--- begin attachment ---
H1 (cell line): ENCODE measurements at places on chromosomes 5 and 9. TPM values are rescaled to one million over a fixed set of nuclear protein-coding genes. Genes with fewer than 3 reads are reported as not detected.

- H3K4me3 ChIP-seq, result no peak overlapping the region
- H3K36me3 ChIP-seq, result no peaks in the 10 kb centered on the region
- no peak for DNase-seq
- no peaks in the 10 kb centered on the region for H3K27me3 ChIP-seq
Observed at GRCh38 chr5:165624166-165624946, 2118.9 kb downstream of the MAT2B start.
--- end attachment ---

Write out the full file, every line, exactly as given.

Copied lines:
H1 (cell line): ENCODE measurements at places on chromosomes 5 and 9. TPM values are rescaled to one million over a fixed set of nuclear protein-coding genes. Genes with fewer than 3 reads are reported as not detected.

- H3K4me3 ChIP-seq, result no peak overlapping the region
- H3K36me3 ChIP-seq, result no peaks in the 10 kb centered on the region
- no peak for DNase-seq
- no peaks in the 10 kb centered on the region for H3K27me3 ChIP-seq
Observed at GRCh38 chr5:165624166-165624946, 2118.9 kb downstream of the MAT2B start.